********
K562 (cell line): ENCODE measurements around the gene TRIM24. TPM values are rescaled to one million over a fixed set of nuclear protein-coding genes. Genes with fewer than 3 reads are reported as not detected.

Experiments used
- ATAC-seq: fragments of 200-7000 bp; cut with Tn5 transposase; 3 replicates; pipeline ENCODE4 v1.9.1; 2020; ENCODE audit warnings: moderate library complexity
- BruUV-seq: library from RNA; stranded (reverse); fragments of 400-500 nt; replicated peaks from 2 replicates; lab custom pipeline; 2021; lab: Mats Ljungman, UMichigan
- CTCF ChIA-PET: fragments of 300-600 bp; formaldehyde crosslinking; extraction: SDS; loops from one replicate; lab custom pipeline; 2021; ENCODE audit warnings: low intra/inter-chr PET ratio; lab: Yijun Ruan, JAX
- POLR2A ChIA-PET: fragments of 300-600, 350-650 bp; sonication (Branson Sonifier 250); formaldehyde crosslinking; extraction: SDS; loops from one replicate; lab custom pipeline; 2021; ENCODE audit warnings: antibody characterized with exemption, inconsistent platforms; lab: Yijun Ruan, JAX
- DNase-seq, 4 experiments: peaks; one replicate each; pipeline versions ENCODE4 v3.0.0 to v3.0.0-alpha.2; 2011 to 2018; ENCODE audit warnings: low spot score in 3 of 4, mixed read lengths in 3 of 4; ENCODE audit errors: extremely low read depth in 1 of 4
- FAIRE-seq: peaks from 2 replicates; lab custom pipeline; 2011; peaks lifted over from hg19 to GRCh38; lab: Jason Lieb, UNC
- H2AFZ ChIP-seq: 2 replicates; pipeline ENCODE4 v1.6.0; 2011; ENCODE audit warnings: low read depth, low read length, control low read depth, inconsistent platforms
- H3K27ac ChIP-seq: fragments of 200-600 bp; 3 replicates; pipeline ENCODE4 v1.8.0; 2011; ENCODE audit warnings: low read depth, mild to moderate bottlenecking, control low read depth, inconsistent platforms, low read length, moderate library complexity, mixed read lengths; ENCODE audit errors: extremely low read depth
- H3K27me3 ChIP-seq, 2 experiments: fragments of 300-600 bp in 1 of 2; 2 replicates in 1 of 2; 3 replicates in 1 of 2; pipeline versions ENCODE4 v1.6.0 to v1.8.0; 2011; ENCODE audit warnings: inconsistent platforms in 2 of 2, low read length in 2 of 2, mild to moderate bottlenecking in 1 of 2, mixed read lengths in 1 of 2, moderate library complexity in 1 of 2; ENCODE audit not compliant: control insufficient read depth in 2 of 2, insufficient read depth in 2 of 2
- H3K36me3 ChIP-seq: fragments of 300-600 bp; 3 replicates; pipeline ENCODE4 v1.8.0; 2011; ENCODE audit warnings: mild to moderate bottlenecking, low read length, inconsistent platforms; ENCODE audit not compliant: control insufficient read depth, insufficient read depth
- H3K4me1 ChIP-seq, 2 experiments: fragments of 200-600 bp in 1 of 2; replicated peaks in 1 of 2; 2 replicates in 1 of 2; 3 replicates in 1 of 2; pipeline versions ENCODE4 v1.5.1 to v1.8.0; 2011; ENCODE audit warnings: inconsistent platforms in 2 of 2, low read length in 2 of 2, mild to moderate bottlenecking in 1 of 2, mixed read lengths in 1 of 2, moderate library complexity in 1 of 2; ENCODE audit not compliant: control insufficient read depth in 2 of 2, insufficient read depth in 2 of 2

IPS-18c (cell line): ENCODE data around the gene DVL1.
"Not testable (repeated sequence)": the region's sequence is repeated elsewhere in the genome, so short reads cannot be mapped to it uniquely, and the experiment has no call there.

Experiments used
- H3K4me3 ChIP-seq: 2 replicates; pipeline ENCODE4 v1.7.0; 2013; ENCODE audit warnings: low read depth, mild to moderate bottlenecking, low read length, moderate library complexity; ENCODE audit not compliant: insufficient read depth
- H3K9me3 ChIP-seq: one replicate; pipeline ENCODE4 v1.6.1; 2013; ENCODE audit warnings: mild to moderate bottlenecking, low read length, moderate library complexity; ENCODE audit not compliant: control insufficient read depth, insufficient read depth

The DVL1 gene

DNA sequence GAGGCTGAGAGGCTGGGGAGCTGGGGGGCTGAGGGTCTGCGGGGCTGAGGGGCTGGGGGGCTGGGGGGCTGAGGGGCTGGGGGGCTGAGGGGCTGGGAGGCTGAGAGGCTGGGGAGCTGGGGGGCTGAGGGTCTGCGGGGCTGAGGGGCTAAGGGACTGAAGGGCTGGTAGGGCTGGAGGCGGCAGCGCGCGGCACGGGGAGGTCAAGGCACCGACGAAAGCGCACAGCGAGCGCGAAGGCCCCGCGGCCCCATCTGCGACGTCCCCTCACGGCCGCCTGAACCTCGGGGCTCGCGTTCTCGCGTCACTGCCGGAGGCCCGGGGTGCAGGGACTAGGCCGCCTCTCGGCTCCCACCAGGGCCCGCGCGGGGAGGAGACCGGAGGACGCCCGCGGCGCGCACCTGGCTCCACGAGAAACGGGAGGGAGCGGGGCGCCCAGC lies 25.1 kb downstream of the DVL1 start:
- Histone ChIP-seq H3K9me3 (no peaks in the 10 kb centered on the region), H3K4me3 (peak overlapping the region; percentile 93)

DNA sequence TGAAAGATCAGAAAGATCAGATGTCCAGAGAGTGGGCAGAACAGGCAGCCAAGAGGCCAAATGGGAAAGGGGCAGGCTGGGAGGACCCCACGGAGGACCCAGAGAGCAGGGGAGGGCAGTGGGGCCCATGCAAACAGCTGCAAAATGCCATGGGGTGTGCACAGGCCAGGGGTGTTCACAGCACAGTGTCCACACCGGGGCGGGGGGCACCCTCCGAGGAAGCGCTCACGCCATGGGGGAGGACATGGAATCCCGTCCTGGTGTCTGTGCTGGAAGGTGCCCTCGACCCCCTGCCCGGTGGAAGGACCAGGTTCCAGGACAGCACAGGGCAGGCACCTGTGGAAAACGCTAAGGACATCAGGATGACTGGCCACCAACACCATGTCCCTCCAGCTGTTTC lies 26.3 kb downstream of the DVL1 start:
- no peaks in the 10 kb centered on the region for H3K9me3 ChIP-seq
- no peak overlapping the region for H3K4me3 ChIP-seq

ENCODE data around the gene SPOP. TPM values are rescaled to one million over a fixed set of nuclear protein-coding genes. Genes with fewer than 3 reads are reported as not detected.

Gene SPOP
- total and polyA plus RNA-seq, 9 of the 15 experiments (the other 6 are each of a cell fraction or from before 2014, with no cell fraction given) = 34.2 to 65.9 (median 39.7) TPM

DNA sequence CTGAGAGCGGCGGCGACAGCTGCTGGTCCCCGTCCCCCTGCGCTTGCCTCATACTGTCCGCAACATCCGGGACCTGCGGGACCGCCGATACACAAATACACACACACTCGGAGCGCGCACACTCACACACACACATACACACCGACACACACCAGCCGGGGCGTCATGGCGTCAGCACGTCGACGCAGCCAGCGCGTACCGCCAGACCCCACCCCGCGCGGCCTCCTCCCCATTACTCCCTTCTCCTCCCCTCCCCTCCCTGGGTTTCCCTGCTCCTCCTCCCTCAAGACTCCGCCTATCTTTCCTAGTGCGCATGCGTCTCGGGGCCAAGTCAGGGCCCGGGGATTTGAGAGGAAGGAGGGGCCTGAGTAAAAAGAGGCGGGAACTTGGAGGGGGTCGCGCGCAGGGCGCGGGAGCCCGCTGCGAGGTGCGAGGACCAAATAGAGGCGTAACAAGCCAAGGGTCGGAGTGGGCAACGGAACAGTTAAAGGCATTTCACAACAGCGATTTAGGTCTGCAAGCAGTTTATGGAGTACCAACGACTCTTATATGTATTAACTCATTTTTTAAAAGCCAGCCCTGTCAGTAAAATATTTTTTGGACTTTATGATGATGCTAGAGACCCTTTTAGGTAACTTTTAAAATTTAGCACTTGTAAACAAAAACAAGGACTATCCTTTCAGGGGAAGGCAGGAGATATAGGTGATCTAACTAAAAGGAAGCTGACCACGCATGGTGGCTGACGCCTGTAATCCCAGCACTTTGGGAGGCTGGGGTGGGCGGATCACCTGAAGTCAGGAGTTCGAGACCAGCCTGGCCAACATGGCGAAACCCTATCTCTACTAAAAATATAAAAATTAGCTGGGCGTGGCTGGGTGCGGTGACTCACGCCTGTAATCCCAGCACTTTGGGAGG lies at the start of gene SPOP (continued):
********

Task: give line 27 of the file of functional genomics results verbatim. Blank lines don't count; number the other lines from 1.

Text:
- total and polyA plus RNA-seq, 9 of the 15 experiments (the other 6 are each of a cell fraction or from before 2014, with no cell fraction given) = 34.2 to 65.9 (median 39.7) TPM